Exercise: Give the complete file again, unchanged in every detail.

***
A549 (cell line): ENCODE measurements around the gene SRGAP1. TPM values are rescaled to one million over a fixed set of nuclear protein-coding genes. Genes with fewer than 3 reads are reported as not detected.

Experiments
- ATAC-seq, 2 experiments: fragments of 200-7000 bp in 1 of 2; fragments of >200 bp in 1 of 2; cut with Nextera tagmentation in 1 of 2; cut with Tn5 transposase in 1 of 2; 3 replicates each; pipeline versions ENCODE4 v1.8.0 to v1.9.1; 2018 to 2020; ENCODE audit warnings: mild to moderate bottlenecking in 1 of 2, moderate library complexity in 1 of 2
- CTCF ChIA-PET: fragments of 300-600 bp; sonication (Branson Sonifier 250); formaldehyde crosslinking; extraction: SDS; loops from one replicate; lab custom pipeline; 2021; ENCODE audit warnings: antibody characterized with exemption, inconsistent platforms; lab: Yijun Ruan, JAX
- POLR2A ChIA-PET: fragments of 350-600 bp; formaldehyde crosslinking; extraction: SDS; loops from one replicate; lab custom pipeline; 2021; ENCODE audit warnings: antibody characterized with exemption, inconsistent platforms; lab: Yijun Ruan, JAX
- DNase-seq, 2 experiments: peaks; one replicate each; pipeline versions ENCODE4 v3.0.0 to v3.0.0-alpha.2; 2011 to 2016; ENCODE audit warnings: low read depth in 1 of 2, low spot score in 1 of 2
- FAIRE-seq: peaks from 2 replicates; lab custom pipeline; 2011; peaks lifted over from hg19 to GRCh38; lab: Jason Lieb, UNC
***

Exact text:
A549 (cell line): ENCODE measurements around the gene SRGAP1. TPM values are rescaled to one million over a fixed set of nuclear protein-coding genes. Genes with fewer than 3 reads are reported as not detected.

Experiments
- ATAC-seq, 2 experiments: fragments of 200-7000 bp in 1 of 2; fragments of >200 bp in 1 of 2; cut with Nextera tagmentation in 1 of 2; cut with Tn5 transposase in 1 of 2; 3 replicates each; pipeline versions ENCODE4 v1.8.0 to v1.9.1; 2018 to 2020; ENCODE audit warnings: mild to moderate bottlenecking in 1 of 2, moderate library complexity in 1 of 2
- CTCF ChIA-PET: fragments of 300-600 bp; sonication (Branson Sonifier 250); formaldehyde crosslinking; extraction: SDS; loops from one replicate; lab custom pipeline; 2021; ENCODE audit warnings: antibody characterized with exemption, inconsistent platforms; lab: Yijun Ruan, JAX
- POLR2A ChIA-PET: fragments of 350-600 bp; formaldehyde crosslinking; extraction: SDS; loops from one replicate; lab custom pipeline; 2021; ENCODE audit warnings: antibody characterized with exemption, inconsistent platforms; lab: Yijun Ruan, JAX
- DNase-seq, 2 experiments: peaks; one replicate each; pipeline versions ENCODE4 v3.0.0 to v3.0.0-alpha.2; 2011 to 2016; ENCODE audit warnings: low read depth in 1 of 2, low spot score in 1 of 2
- FAIRE-seq: peaks from 2 replicates; lab custom pipeline; 2011; peaks lifted over from hg19 to GRCh38; lab: Jason Lieb, UNC